Canopy Growth (CGC 17.11%) and Aphria (APHA) are two heavyweights in the Canadian pot market. For a long time, cannabis investors saw Canopy Growth as the leader in the industry, but that just isn't the case anymore. At the very least, the company's got some tight competition not only from Aphria but also from U.S.-based pot stocks that are growing in size and gaining market share.

While Canopy Growth still has lots of potential, especially as it begins rolling out cannabis beverages, it's just not the value buy Aphria is. Here's a closer look at why Aphria is the better stock to buy today.

Aphria's generated much more in revenue

Aphria released its fourth-quarter and year-end results July 29. Its net revenue of 152.2 million Canadian dollars in Q4 was up 18% from the prior-year period and marked a 5% improvement from the third quarter. Canopy Growth released its Q4 results May 29 for the period ending March 31, and although they covered a different period than Aphria's most recent results (which went up until May 31), at just CA$107.9 million, they're still nowhere near their Ontario rival's tally. For the full year, Canopy Growth's top line came in at CA$398.8 million after excise taxes. That's also well short of Aphria's full-year tally of CA$543.3 million. 

Cannabis leaf over top of  a map of Canada.

Image source: Getty Images.

Despite generating 36% more revenue than Canopy Growth over a 12-month period, Aphria's market cap of $1.3 billion is less than one-fifth of the $6.9 billion valuation Canopy Growth has on the markets today. When looking at their respective price-to-sales (P/S) ratios, it's clear that Aphria is a much better value buy than Canopy Growth right now:

CGC PS Ratio Chart

CGC PS Ratio data by YCharts

This discrepancy could be justifiable if Canopy Growth were expecting some significant growth this year, but that doesn't appear to be the case -- certainly not with a recession weighing on the Canadian economy and people losing their jobs. And although pot shops did see a surge in sales in March, the growth hasn't been explosive. In May, retail pot sales in Canada were just 2.6% higher than March's high.

In its year-end results, Canopy Growth even referred to the new fiscal 2021 year as a "transition year" as it works on changing its focus and aims to make progress toward breaking even.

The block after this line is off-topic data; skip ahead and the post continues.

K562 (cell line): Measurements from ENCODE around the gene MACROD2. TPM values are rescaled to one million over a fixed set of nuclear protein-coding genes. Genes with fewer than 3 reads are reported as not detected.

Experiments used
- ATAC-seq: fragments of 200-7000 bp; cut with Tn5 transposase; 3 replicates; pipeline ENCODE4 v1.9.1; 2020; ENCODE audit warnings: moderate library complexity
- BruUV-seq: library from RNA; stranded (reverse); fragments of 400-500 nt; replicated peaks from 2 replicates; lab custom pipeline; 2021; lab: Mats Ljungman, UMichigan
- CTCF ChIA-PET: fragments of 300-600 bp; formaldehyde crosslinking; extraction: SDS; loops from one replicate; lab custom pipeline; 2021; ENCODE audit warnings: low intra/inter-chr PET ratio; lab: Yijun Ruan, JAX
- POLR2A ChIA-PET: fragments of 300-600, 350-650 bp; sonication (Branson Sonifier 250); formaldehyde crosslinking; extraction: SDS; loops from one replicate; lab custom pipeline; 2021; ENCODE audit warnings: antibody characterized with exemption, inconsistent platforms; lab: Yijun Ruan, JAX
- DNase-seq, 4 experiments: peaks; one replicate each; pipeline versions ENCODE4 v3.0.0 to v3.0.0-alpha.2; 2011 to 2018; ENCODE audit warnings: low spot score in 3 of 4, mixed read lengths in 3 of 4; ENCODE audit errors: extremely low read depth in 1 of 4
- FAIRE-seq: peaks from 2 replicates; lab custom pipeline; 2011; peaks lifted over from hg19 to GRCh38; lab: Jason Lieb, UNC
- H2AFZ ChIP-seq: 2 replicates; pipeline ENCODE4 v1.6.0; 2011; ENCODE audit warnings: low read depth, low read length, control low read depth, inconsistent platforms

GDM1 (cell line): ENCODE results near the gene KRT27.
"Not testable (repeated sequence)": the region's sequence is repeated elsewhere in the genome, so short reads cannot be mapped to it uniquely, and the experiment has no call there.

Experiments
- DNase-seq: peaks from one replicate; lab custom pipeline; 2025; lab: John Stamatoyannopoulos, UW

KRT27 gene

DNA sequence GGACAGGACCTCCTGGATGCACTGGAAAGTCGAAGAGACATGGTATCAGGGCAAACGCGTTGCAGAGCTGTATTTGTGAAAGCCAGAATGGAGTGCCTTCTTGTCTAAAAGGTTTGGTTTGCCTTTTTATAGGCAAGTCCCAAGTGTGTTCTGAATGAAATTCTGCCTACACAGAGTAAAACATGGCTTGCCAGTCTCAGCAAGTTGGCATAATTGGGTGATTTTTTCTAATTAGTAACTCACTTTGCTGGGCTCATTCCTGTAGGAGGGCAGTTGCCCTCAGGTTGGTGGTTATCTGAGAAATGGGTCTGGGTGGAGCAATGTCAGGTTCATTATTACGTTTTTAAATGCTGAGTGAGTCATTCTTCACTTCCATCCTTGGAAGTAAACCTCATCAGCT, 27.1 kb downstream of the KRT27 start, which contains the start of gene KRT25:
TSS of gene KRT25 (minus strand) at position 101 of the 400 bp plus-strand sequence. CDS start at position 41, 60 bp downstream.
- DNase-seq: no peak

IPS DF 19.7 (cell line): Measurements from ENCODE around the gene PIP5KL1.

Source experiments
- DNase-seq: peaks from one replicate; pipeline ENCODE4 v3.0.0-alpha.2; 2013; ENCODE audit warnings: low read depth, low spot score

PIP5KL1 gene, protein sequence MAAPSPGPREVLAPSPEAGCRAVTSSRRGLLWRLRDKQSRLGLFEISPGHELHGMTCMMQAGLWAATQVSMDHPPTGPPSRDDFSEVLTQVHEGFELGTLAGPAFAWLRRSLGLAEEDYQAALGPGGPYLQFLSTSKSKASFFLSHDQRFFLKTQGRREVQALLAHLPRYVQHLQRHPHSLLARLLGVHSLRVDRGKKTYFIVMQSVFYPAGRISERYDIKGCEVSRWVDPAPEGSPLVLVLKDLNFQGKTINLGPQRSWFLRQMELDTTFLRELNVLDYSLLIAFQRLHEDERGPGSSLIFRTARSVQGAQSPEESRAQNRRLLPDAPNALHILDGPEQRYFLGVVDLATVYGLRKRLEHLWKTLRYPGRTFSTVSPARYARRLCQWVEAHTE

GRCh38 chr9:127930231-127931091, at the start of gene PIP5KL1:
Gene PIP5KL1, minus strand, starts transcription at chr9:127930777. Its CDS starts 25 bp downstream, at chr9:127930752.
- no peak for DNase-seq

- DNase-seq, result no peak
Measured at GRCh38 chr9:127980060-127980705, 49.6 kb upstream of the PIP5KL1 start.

That also leads me to another reason Aphria's a better value buy: Its bottom line is much stronger.

Aphria's normally profitable

Although Aphria recorded an operating loss of CA$98.8 million in its most recent quarter, it would've been close to breakeven if not for impairment charges of CA$64 million and other expenses, mainly to do with changes in fair value of investments and debentures, totaling CA$31.8 million. This was just the third time in its past eight quarterly results that Aphria incurred a net loss. The company did, however, report a positive adjusted earnings before interest, taxes, depreciation, and amortization (EBITDA) number for the fifth period in a row.

Canopy Growth's bottom line isn't nearly as strong as Aphria's. In its Q4 results, Canopy Growth incurred a net loss of CA$1.3 billion; even its adjusted EBITDA was negative CA$102 million. In each of the past four quarters, Canopy Growth has reported an adjusted EBITDA loss of at least CA$93 million. The company's new CEO, David Klein, who officially came over from Constellation Brands earlier this year, has his work cut out for him in trying to tighten up the pot producer's financials.

Its most recent loss wiped out Aphria's earnings over the trailing 12 months and, so it doesn't have a positive price-to-earnings multiple. Neither does Canopy Growth. But with profitability at least in reach for Aphria, it's still the better buy in that regard.

Why should cannabis investors care about valuation?

Cannabis investors may think valuations and ratios are for bank stocks and not the marijuana industry, where the focus is more on growth. However, if investors hadn't been paying such extravagant prices for pot stocks a year ago, they wouldn't have incurred such significant losses. Here's a look at how these two pot stocks performed over the past year compared with the benchmark Horizons Marijuana Life Sciences ETF (HMLSF 3.48%):

CGC Chart

CGC data by YCharts

Aphria's done much better than Canopy Growth and the ETF, not least because the stock wasn't nearly as expensive last year:

CGC PS Ratio Chart

CGC PS Ratio data by YCharts

Even at today's P/S multiple of more than 20, Canopy Growth's stock could continue to fall further in price. Valuation matters in every industry; it's just taken awhile for that reality to hit pot stocks. Cannabis investors can't afford to ignore high valuations anymore, which is why Aphria is a much better buy today than Canopy Growth.